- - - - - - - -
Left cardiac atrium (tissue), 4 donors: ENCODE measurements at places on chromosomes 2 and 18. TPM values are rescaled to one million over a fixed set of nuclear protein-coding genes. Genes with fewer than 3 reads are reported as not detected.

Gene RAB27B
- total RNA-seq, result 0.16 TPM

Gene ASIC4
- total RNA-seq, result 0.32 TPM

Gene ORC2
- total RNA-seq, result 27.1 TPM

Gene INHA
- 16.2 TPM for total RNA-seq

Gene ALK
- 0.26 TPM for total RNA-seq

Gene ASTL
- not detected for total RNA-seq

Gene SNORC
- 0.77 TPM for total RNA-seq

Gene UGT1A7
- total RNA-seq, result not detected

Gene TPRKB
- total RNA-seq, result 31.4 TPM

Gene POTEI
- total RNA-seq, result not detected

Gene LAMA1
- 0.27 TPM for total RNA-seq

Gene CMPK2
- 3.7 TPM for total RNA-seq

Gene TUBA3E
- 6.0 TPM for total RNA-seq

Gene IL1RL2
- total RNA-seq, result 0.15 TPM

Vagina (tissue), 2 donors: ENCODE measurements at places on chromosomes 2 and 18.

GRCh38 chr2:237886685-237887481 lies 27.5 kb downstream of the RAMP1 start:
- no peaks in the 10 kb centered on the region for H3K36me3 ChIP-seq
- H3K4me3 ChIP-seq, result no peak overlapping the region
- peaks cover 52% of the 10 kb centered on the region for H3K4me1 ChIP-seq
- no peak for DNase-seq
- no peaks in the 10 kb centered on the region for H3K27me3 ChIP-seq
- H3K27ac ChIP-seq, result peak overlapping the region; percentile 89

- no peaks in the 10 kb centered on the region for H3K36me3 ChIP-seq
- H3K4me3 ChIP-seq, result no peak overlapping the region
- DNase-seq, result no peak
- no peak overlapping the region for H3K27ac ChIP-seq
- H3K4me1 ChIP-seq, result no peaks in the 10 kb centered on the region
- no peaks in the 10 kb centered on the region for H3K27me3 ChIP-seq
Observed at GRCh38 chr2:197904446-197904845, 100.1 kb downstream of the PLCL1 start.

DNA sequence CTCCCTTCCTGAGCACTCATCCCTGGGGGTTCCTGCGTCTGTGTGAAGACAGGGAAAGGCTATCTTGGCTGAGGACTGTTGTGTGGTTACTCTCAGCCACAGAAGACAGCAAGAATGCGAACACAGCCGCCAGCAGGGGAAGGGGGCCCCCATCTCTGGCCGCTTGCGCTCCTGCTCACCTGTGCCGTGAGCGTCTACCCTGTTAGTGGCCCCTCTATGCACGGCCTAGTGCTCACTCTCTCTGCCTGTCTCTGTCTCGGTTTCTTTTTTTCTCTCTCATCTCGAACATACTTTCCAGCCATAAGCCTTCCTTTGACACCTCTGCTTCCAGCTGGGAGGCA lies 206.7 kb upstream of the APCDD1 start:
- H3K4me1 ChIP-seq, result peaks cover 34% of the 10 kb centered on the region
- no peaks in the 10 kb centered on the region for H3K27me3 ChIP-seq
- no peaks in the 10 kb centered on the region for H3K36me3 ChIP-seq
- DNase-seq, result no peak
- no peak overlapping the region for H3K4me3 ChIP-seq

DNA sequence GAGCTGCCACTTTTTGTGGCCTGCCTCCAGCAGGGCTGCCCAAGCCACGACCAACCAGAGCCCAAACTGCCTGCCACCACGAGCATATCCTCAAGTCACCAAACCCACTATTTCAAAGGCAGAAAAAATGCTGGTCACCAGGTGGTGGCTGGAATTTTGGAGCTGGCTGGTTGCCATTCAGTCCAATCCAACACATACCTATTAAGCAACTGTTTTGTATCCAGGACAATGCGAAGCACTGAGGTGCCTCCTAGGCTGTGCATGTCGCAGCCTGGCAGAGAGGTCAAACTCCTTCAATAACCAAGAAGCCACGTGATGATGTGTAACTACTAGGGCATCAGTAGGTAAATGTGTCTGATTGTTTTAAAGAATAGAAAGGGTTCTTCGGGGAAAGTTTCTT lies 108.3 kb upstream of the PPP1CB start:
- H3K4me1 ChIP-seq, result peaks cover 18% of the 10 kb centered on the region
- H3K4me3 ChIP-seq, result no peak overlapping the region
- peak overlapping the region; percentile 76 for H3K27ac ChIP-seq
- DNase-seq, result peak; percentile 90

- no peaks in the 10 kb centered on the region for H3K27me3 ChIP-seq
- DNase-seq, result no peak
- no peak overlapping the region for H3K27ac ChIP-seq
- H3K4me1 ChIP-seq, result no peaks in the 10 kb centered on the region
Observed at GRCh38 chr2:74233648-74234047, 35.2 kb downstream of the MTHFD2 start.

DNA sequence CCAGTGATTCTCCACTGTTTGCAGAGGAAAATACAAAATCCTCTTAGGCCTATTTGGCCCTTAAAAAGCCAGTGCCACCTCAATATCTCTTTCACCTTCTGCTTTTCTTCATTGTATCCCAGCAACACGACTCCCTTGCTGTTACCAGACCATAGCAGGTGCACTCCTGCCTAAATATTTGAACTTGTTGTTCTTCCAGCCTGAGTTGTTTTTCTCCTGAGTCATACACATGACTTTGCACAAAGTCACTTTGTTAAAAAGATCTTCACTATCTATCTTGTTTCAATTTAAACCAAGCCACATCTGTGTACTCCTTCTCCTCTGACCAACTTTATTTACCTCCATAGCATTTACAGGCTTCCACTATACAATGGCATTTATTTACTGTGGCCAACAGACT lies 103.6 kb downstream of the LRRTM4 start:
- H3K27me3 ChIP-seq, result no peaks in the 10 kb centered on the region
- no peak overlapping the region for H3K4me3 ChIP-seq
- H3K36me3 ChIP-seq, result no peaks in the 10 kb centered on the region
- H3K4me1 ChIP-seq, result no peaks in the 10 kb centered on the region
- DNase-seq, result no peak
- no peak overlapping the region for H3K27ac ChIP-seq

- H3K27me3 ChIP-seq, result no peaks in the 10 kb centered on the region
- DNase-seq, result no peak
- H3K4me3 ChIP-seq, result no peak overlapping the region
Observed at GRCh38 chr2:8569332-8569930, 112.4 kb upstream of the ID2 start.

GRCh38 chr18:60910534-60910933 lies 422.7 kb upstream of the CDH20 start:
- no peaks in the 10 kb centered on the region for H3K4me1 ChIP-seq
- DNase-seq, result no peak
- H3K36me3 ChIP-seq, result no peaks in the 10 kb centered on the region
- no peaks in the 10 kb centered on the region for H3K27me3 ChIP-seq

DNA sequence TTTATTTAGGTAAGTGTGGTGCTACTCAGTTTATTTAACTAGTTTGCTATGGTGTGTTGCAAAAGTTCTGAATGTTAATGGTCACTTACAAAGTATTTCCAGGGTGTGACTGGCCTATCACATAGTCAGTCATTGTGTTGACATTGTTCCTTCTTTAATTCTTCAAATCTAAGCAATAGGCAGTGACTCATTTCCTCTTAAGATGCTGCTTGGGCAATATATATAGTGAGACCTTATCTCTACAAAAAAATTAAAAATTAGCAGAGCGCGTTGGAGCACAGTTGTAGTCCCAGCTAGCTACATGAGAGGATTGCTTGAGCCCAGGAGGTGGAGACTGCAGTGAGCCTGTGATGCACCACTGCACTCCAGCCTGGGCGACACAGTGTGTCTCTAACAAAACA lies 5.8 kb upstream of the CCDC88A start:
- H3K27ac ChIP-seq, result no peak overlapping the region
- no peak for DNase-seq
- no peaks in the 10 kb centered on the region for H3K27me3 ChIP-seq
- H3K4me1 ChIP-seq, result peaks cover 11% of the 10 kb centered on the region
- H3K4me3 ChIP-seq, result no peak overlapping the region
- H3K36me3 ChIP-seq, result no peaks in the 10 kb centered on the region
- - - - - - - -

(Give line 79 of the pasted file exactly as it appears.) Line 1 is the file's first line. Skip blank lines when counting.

- no peak for DNase-seq